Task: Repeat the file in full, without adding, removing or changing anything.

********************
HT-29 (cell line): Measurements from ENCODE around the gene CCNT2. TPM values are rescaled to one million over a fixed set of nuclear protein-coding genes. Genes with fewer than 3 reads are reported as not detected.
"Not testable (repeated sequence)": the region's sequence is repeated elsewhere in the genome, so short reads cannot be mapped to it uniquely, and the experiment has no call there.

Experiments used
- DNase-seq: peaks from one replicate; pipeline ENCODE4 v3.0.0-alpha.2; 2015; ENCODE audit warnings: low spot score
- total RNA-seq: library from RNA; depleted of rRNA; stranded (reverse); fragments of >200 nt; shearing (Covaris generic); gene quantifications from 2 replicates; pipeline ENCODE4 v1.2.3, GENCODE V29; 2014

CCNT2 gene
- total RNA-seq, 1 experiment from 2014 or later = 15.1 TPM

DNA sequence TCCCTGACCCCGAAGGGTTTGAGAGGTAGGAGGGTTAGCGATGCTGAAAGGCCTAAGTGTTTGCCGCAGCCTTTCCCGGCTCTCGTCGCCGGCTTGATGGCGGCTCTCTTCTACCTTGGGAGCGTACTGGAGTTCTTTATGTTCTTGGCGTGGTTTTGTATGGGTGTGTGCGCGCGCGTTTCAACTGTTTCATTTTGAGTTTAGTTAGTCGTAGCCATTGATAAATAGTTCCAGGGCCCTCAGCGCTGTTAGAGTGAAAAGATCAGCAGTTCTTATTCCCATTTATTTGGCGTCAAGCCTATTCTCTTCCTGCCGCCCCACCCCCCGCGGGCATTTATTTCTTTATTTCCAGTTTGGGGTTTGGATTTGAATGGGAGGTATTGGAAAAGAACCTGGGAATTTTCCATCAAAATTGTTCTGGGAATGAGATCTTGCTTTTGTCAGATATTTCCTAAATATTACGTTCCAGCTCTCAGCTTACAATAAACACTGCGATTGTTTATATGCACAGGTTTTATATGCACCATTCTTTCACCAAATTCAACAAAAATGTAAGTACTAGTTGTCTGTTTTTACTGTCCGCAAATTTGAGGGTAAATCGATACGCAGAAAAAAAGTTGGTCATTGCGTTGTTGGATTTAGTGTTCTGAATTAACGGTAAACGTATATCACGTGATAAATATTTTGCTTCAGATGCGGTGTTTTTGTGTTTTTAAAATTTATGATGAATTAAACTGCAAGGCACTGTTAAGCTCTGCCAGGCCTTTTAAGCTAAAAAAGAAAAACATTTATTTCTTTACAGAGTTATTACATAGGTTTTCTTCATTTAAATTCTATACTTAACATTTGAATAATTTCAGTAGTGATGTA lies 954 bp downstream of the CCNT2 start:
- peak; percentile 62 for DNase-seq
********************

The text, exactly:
HT-29 (cell line): Measurements from ENCODE around the gene CCNT2. TPM values are rescaled to one million over a fixed set of nuclear protein-coding genes. Genes with fewer than 3 reads are reported as not detected.
"Not testable (repeated sequence)": the region's sequence is repeated elsewhere in the genome, so short reads cannot be mapped to it uniquely, and the experiment has no call there.

Experiments used
- DNase-seq: peaks from one replicate; pipeline ENCODE4 v3.0.0-alpha.2; 2015; ENCODE audit warnings: low spot score
- total RNA-seq: library from RNA; depleted of rRNA; stranded (reverse); fragments of >200 nt; shearing (Covaris generic); gene quantifications from 2 replicates; pipeline ENCODE4 v1.2.3, GENCODE V29; 2014

CCNT2 gene
- total RNA-seq, 1 experiment from 2014 or later = 15.1 TPM

DNA sequence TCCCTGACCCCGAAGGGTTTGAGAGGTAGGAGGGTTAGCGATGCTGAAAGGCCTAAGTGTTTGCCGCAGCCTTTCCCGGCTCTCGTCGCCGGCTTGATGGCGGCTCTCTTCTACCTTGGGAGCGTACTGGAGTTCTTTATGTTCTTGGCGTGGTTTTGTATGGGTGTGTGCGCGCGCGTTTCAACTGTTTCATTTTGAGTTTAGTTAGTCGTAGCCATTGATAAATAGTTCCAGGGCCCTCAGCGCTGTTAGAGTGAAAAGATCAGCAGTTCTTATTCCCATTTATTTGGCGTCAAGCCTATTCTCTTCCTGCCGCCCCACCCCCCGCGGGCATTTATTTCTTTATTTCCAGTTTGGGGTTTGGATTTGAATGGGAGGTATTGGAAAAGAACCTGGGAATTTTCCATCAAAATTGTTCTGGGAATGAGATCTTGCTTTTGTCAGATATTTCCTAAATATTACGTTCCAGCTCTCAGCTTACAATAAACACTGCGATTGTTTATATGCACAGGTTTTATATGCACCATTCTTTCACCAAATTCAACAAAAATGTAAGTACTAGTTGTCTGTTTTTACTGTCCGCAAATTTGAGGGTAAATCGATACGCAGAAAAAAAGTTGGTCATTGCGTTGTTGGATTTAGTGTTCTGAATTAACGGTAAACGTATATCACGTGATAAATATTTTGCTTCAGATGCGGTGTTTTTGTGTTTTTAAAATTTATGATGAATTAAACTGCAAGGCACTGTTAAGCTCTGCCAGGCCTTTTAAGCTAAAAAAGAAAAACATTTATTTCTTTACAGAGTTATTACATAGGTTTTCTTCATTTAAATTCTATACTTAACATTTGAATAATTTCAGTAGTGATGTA lies 954 bp downstream of the CCNT2 start:
- peak; percentile 62 for DNase-seq